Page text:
The Twenty


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So, I’ve been thinking about Zest, and how to gain more of it in my life. After a fair amount of circular logic, I came to the conclusion that what I really need to be working on is confidence. I mean, if you’d have asked me straight out I would have said that I was, in fact, a pretty confident person: I stand up for myself when I need to, I know when I’m good at something, and generally I feel pretty… well, confident, about taking on projects or jobs or challenges.

But I’m also suuuuuuuuper sensitive to rejection. And criticism. And to being Left Out. Because a pretty big part of me looks to other people as a way of getting to know myself and when other people respond poorly to me I struggle not to feel poorly about myself.

Confidence.

Self-confidence.

When I think about it, it turns out that in a lot of cases I tend to substitute Expertise and Accomplishment for confidence. If I feel measurably skilled in something I don’t struggle as much with confidence. I don’t worry too much about getting rejections on my writing or my artwork because I know I’ve done a good job on these things: it’s not personal. I don’t worry about, say, getting a bad grade in a class (I’m looking at you Ms-Junior-High-Art-Teacher-Who-Gave-Me-a-D) if I know it’s something I’m accomplished in because I know the grade is not a measure of my actual skill.

To some extent, Expertise and Accomplishment are a bit more objectively measurable than Confidence- which strikes me as being more of a ‘feeling’. I can give concrete, yes/no answers about my skill level and about things I’ve accomplished. I can’t always give an answer about my sense of belonging. Or about my placement in the social strata. Or about my relative success. Or about my physical attractiveness.  So, for these areas I tend to turn to the opinions of other people. For better or worse. Mostly for worse.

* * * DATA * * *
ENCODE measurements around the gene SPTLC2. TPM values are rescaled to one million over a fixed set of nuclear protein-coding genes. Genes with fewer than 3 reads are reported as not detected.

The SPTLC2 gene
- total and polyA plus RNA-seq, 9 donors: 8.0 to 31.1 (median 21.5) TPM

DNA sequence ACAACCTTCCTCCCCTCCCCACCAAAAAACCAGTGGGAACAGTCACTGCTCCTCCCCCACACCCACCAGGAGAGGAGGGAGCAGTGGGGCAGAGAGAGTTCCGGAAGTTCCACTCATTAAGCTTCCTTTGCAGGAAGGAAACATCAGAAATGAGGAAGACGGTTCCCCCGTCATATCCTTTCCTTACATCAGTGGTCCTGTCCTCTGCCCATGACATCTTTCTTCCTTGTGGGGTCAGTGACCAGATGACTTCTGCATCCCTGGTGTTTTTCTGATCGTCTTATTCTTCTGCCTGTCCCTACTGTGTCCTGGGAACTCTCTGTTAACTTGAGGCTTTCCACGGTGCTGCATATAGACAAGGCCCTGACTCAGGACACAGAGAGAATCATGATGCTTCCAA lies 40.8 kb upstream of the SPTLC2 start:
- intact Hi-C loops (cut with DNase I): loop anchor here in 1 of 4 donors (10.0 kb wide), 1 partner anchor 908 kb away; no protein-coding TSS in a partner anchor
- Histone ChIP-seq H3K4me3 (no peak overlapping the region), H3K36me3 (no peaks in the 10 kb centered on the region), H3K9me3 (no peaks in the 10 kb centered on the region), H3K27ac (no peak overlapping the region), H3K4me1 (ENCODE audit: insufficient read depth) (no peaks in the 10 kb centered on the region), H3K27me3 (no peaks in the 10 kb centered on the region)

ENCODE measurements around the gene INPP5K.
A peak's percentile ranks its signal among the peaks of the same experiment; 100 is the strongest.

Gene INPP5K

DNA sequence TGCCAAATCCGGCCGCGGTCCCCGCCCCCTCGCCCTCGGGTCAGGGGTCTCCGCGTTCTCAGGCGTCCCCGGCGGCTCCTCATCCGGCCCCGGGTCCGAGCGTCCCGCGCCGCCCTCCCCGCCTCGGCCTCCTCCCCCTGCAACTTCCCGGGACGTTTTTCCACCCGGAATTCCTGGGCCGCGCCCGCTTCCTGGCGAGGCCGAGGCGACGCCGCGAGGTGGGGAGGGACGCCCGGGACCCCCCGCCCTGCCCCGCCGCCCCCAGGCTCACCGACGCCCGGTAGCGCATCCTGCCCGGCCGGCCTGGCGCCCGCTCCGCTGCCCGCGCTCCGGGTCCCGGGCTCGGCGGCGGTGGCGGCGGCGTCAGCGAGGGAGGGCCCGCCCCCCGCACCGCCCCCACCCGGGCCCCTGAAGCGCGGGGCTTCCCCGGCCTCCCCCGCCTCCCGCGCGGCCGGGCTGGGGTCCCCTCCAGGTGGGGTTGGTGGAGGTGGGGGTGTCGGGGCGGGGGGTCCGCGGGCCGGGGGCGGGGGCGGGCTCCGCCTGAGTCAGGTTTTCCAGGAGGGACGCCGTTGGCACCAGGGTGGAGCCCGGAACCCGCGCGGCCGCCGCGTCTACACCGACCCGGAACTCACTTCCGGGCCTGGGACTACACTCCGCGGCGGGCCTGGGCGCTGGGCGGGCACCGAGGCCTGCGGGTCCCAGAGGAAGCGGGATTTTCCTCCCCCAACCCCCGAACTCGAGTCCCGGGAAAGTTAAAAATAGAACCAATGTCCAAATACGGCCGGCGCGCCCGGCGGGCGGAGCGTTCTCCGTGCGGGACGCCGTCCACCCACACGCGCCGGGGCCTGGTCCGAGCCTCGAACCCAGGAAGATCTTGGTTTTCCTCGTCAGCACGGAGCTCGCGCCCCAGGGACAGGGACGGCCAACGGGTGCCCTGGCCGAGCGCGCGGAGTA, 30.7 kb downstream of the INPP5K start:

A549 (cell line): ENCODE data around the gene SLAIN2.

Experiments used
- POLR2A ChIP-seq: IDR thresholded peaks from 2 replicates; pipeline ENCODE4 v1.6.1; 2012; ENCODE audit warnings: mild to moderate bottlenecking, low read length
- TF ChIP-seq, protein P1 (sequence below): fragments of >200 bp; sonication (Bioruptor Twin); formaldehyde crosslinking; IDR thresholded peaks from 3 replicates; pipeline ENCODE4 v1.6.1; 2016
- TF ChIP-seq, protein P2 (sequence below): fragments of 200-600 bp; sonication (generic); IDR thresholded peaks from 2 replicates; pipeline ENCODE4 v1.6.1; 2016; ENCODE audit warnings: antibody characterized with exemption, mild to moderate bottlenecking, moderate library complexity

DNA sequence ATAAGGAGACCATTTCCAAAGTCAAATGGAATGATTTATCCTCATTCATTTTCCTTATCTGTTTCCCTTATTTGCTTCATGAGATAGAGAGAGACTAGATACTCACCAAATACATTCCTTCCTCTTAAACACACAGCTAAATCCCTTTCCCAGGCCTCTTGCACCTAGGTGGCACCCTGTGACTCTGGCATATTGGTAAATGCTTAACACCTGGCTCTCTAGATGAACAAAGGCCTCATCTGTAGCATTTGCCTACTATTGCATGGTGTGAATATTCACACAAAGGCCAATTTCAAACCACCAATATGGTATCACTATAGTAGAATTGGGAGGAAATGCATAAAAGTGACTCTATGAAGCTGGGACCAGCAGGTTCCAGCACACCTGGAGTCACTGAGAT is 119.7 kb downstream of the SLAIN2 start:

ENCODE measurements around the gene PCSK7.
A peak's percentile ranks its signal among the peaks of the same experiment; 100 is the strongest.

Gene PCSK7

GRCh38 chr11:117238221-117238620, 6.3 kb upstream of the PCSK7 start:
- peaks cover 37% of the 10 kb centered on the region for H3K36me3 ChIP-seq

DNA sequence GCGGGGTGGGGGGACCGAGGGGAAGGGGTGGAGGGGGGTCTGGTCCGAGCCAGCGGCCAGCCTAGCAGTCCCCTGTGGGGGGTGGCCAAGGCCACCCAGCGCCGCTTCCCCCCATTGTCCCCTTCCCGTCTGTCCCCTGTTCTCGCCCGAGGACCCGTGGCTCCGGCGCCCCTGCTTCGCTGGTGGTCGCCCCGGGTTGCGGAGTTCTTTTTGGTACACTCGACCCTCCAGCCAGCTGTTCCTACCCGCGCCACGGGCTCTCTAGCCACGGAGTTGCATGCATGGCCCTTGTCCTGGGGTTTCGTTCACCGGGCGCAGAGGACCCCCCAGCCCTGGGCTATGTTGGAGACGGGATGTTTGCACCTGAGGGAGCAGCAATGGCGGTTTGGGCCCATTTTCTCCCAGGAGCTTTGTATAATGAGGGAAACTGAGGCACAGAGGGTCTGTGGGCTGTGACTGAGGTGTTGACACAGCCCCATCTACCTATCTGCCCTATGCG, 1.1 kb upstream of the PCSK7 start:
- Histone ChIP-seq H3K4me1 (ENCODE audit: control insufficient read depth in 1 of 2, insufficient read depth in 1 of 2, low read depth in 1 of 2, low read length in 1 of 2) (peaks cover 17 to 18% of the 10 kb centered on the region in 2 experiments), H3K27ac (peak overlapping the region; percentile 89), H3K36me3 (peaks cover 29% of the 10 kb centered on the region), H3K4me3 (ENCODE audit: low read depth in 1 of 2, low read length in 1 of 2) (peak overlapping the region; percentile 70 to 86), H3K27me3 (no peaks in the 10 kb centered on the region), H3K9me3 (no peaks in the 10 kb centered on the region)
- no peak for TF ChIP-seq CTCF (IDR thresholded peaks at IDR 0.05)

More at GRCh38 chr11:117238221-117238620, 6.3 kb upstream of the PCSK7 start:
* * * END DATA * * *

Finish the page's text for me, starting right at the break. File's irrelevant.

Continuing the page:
It occurs to me that I am so preoccupied with To Do lists because they are an easy way for me to (over) fill my days with Accomplishments rather than running the risk of having empty/unstructured/’wasted’ time in which I might have to confront myself. I might have to be bored. I might have to be moody. I might have to be indolent or distracted. And then how will I know if I’m any ‘good’? If I spend an afternoon pleasantly sitting on the patio staring into space have I ‘wasted’ time any more than if I miss out on a beautiful day because I spent it all grinding away at household chores? At least in the second scenario I would feel justified: I would be able to point to all the tasks I finished as ‘proof’ that my time was well spent, even if I’d been miserable the whole time.

At any rate, I’m going to try to instigate a new goal for myself for, say, the next month. I’m only allowed to put Twenty tasks on my To Do list for the day. And when they are done, the rest of my time is specifically for Leisure. Not more work. Not more goals. Not more tasks. Just for being indolent or bored or moody or distracted. I’d like to get to know myself. I feel like that’s the first step.

~ by Gwydhar Gebien on April 23, 2020.

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